Prepping: Are You Hardcore Enough?
The thoughts that we have can create a chain reaction of events that can either further us down a path or hinder us all along the way. These thought processes can also make a big impact on our prepping endeavors. Regardless of what part of the prepping spectrum you are on, we have certain thoughts on the kind of prepared individual we want to end up being. When we don’t meet our expectations, we tend to grow frustrated and feel more inclined to give up. When I first began prepping, I wanted to be a hardcore prepper and had some pretty grandiose conceptions of how that would be. I envisioned being the kind of prepper who could live off the land with nothing but a multitool, some snares and a water bottle. Have I met this goal? Not really. But I haven’t stopped pursuing it either. I just know that this type of goal takes time to master.
Prepping In Real Time
When we haven’t achieved our goals in the time expected, we begin losing focus and frustrated. This could be because of the short attention spans our society has. Our need for immediate results can wreak havoc on a prepper’s long term desire to be prepared. To avoid this, we have to admit at the very beginning this is not a short-lived hobby, but a long term lifestyle change that will take time, energy and an ongoing pursuit for knowledge. It can take years of studying and practicing skills to get to the point of being a hardcore prepper. Years! Anyone who thinks differently is fooling themselves and will set themselves up for failure because of these preconceived notions. Rather than looking at the end result and growing frustrated because you aren’t at the point you wanted to be, stay focused on the starting point: Why are you preparing in the first place?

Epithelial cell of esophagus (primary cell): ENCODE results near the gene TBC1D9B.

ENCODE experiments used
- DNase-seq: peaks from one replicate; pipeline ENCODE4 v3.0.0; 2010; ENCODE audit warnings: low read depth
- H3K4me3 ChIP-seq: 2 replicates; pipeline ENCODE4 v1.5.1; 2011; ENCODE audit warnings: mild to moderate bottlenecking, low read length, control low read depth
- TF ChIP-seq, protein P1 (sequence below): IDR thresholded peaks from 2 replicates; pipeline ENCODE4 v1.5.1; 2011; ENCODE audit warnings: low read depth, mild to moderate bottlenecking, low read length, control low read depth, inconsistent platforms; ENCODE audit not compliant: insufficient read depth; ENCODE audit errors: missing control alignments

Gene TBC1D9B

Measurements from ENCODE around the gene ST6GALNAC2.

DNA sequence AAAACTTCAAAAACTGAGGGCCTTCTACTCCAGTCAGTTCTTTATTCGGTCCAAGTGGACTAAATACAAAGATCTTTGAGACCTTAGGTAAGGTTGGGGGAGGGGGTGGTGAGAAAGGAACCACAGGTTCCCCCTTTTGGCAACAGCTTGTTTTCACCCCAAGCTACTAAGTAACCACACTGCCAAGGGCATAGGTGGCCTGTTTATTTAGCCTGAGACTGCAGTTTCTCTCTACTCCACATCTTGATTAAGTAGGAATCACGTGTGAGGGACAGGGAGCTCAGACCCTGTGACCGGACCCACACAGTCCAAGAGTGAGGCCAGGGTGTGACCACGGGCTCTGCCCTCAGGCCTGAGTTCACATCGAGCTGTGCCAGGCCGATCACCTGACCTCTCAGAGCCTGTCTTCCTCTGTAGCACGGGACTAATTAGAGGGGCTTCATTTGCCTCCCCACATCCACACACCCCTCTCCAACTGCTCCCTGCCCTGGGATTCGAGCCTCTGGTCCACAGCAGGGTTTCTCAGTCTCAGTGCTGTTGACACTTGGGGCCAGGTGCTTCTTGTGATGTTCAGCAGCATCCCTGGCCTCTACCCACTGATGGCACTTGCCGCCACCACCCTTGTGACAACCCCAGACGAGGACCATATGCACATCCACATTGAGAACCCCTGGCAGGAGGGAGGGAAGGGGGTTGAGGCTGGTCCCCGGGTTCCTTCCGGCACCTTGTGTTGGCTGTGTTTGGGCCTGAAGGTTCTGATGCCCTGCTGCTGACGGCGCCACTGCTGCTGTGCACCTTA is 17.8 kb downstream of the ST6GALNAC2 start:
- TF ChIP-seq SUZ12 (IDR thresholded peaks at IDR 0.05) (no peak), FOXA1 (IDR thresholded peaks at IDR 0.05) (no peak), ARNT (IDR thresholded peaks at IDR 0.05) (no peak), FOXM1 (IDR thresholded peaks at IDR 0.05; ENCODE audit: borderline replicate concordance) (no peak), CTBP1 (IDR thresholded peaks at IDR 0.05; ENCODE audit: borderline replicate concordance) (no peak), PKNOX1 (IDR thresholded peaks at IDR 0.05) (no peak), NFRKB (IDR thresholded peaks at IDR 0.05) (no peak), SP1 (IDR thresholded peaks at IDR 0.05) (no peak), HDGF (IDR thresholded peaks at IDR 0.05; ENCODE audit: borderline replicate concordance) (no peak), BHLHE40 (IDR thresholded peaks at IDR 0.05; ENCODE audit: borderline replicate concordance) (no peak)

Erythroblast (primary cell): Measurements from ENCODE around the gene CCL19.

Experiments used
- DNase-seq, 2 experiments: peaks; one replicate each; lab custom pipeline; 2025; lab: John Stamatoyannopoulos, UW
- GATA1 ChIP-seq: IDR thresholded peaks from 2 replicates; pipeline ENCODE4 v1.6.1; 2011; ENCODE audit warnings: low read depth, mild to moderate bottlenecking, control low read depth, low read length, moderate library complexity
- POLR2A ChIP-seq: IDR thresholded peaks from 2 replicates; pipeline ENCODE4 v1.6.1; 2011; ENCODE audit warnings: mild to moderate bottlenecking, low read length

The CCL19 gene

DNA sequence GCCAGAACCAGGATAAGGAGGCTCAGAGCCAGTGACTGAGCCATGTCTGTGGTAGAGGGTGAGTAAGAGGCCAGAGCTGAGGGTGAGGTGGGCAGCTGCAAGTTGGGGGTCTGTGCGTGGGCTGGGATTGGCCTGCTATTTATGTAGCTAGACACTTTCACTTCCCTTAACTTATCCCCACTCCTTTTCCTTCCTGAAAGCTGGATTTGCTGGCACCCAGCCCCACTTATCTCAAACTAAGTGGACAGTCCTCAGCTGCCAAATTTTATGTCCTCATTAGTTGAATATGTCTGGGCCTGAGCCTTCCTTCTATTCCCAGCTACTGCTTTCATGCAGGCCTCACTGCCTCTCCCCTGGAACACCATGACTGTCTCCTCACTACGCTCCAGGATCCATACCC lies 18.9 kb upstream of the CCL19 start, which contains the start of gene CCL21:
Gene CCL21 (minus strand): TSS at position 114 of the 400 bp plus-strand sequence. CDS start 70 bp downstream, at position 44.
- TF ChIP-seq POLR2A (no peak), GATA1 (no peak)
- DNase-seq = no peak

In my book, The Prepper’s Blueprint: The Step-By-Step Guide To Help You Through Any Disaster, I stress that in order to have a well-rounded supply and knowledge base, we have to start at the very beginning and layer our prepping endeavors in short term, longer term and sustainable increments. This is the best way to stay organized and ensure that you can succeed in a disaster scenario.
The best way to begin prepping is by making a goal. Something as simple as, “I want to be prepared for a 3 month long disaster.” By setting a goal, you can create a preparedness plan based around this, which becomes your starting point. Moreover, when you create a goal, you have also created a reference point to turn to in case you get overwhelmed or overloaded with prepping. This reference point reminds you remember what you’re prepping for. From there, you can gather your supplies and learn your skillsets.
- Plan – Set your prepper goals (short and long term), make a strategy, create lists of supplies, make meal plans, create a financial budget to get out of debt, as well as to fund your prepping endeavors.
- Accrue – Begin investing in supplies, practice preparedness-based skills, continue to educate yourself on prepping and ways to promote a self-reliant lifestyle